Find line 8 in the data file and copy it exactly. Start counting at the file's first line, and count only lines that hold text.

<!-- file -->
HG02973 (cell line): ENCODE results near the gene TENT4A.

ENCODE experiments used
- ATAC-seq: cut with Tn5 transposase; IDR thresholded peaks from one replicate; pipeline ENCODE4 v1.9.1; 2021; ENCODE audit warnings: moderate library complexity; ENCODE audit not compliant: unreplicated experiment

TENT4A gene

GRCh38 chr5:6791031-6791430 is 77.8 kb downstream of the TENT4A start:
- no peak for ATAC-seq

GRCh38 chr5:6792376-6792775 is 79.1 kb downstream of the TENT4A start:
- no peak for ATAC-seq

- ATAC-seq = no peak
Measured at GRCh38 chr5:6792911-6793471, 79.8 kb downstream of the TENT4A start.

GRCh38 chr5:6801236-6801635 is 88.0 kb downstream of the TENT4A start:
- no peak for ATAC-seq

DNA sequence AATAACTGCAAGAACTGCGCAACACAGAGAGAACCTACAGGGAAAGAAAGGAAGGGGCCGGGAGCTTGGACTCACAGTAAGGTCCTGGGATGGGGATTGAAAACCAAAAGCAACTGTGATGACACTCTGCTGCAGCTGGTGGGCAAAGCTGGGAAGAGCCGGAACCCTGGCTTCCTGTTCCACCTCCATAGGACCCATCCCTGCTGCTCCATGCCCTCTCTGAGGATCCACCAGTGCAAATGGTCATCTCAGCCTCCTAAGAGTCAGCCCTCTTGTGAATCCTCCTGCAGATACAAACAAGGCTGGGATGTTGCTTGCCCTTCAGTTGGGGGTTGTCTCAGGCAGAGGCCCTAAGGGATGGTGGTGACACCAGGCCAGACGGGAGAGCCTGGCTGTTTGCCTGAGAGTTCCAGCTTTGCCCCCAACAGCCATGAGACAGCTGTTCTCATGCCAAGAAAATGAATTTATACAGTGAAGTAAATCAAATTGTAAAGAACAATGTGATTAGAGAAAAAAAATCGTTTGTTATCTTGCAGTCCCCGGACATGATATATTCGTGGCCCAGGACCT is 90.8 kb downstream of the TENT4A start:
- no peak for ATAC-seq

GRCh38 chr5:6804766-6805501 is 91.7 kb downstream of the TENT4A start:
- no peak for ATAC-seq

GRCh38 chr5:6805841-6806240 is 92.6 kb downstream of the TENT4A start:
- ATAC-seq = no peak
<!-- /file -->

- no peak for ATAC-seq